PS - My questions about the gods has been answered. :)
 

Markn

First Post
Finished the novel Sagiro,

I posted a 4 star review on amazon.com - just waiting for it to show up. In the meantime here it is:

The Ventifact Collossus is an ambitious story by author Dorian Hart consisting of a large cast of protagonists, numerous supporting characters, and an ever increasing number of antagonists, Dorian has done an adequate job of keeping up with the ensemble, though at times the character spotlight seems a little thin as the action picks up. I found the story starts a little slow, but as events pick up, so too does the pace of the story. It is clear that Mr. Hart has spent time building the world and its history and with this foundation in mind, Mr, Hart begins to open the faucet of the plot revealing enticing tidbits of information that lead to further questions about the saga and the world itself. It is clear that there is a deeper story that will be revealed in books to come, and it is during these plot revelations that I found the book to be its most riveting. Can't wait for book 2!

The novel is VERY much different from the story hour. At first, my mind was rebelling against the changes, but as the story went on it grew on me more and more. Looking forward to book 2!

Thanks again for the outstanding work!
 

Quartz

Hero
I only looked at the sales blurb but I must say that your changing Aravis to Aravia was a real turn-off. What was the point of the change? The name just doesn't sound right anyway. It doesn't help that a local bus company is called Arriva.

And Isobel to Ysabel just seems like making change for change's sake.
 

Sagiro

Rodent of Uncertain Parentage
Sagiro, or anyone who might read this and recall - what was the original source for the Mordenkainen's Cube item carried by Grey Wolf? When reading the story hour I thought I recalled that item from 1e D&D, but I haven't found it in the DMG and I've looked in subsequent editions but haven't found a listing in any of them. Am I misremembering (something happening far too often these days :/) the item? Was it actually an original item created for the campaign?

Trivial question I know, but it's been on my mind lately so I thought I'd ask here. Especially vexing since a Google search of "Mordenkainen's Cube" returns like two results, one of which is a reference to the story hour! :)

Sorry not to have noticed this question before now! The Mordenkainen's Cube was an item of my own invention. My recollection is that it functioned like a rod.
 

Sagiro

Rodent of Uncertain Parentage
Finished the novel Sagiro,

...

The novel is VERY much different from the story hour. At first, my mind was rebelling against the changes, but as the story went on it grew on me more and more. Looking forward to book 2!

Thanks again for the outstanding work!

I appreciate the votes of confidence, both regarding the story hour and the book. And thanks for the review! I imagine that the book-version is going to be jarring for many Story Hour readers, as I made many changes for many reasons (most notably for pacing). Best for such readers to think of it as a book based on the campaign, rather than one which attempts to map every character, side-quest and plot-event one-to-one.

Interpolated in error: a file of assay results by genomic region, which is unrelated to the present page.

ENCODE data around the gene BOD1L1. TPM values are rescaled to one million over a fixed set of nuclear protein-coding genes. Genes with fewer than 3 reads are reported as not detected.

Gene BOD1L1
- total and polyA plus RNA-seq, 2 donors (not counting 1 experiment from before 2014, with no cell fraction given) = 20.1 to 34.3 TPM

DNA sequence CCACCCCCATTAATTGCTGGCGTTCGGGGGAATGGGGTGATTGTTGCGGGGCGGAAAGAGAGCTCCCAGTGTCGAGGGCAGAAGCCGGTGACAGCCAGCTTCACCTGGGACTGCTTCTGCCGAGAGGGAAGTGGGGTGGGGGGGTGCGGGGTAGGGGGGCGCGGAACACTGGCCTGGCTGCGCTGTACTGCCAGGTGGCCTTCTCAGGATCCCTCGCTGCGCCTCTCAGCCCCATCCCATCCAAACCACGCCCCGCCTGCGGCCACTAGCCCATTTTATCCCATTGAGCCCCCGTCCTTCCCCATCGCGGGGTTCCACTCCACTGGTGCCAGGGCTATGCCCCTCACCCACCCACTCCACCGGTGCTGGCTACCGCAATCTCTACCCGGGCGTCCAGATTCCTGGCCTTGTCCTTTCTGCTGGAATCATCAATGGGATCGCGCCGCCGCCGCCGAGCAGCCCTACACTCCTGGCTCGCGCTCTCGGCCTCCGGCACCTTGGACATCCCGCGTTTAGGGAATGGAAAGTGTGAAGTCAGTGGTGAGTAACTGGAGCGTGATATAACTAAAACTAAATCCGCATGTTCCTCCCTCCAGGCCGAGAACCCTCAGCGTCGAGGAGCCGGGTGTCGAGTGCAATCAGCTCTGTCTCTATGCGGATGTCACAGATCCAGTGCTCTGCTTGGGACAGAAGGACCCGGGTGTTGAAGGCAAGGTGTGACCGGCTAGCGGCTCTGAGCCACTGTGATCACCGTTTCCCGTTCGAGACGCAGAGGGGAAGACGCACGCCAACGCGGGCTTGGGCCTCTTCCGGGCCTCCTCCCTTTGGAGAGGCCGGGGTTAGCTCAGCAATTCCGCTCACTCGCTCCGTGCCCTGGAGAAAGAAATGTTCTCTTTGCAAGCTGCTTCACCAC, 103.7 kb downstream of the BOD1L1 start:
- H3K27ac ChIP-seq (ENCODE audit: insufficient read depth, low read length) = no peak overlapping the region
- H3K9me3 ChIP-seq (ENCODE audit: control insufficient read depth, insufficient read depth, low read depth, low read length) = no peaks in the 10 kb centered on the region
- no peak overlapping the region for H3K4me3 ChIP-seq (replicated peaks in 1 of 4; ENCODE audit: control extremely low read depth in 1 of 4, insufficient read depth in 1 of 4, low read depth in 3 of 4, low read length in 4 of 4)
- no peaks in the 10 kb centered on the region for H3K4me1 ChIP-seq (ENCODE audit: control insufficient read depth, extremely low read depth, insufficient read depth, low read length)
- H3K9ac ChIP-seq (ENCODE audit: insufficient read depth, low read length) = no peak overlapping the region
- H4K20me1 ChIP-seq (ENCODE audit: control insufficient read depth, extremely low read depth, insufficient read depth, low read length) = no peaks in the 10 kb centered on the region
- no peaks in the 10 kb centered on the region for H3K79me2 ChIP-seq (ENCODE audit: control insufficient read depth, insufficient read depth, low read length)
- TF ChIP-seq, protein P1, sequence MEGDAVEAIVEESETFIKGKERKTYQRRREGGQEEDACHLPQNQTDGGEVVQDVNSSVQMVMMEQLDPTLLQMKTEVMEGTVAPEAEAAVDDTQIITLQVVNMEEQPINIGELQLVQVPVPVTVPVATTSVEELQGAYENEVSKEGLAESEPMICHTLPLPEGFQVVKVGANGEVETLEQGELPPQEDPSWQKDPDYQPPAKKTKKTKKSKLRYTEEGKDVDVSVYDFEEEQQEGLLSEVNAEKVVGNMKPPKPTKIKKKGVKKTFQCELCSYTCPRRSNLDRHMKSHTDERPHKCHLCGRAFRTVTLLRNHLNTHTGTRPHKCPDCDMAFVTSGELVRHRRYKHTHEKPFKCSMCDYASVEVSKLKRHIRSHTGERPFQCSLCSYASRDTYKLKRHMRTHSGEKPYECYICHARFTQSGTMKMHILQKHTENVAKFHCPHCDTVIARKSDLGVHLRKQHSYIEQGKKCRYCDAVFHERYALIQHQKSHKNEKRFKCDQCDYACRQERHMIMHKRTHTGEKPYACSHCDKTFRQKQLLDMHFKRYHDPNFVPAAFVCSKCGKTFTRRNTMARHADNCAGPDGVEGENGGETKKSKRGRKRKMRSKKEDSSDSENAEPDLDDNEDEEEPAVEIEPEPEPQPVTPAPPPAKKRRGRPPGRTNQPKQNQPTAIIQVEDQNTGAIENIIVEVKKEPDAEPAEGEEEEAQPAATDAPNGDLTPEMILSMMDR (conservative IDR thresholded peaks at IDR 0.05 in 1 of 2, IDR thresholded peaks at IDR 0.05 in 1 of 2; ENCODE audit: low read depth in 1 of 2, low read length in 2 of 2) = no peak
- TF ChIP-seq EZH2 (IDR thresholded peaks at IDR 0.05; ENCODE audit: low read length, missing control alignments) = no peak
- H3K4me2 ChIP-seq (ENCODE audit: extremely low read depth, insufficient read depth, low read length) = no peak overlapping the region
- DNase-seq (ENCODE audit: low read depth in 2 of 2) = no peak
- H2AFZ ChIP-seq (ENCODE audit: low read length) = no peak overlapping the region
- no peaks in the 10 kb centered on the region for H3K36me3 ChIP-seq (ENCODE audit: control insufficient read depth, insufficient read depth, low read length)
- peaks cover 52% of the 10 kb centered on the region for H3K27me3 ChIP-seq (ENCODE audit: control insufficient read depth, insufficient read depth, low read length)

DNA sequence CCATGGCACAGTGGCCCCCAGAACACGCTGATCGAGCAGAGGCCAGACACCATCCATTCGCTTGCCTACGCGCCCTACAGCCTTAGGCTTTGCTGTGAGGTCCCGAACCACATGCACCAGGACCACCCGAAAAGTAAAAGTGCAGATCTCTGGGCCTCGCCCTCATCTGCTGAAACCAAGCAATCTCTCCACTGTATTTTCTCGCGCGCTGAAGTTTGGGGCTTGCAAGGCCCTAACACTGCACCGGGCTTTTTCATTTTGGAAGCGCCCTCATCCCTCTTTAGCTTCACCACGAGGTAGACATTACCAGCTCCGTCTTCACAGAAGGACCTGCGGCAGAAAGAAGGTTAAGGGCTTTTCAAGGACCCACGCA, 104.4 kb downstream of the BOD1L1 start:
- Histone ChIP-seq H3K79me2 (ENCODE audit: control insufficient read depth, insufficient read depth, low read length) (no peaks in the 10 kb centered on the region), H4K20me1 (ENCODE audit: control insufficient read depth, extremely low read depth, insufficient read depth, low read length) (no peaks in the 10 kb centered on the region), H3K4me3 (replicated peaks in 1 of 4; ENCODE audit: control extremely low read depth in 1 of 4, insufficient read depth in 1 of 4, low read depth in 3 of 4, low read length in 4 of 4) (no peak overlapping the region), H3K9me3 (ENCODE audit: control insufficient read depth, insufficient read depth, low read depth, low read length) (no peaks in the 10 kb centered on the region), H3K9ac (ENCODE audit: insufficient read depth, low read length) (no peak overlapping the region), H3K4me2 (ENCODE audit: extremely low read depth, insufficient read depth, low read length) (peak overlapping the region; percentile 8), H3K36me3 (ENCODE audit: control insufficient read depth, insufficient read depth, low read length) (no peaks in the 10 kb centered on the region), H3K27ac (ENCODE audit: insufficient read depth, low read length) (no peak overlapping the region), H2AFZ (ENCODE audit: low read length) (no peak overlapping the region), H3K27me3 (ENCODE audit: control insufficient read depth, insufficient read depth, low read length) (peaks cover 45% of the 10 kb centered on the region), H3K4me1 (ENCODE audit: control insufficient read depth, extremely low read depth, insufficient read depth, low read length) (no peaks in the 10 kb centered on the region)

Sagiro

Rodent of Uncertain Parentage
I only looked at the sales blurb but I must say that your changing Aravis to Aravia was a real turn-off. What was the point of the change? The name just doesn't sound right anyway. It doesn't help that a local bus company is called Arriva.

And Isobel to Ysabel just seems like making change for change's sake.

I changed Aravis to a woman because I wanted a more gender-balanced set of protagonists. Nothing more than that. And "Ysabel" was actually the original preferred spelling of the player whose character she was.

I think you will best served reading the book without carrying any specific expectation over from the game. I'd like to think I didn't change anything "for change's sake." I'm leaning on the game heavily for source material, obviously, but where I made any particular decision I tried to start fresh from the question "what will serve the books the best?" If that bothers you, and you'd like to skip the books in order to preserve the game itself as the "real" version of the campaign in your mind, I wouldn't for a second hold it against you. I understand that I'm taking a piece of fiction that readers like you invested in for 15 years, and reinventing it in all sorts of ways. That's inevitably going to lead to some disappointment. C'est la vie!

Oh, and I'm afraid there's little I can do about the names of your local bus companies. :)
 

Ancalagon

Dusty Dragon
Wow. I saw this thread, thought "wow, this is a blast from the past, I remember really enjoying this but do I want to re-read it all..." ... and now I see you've turned it into a book. Well I think I'll just have to look into that! :)
 

Markn

First Post
Hey Sagiro,

How is novel 2 coming along? Anxiously awaiting it...not the least of which is so I can get an updated map!

Would you mind commenting on a few of the locations in the early parts of the story hour and how they fit into the overall story arc?

1. The location beneath Goghan's shop. There were several different forays by the characters, each going deeper and deeper. What were they?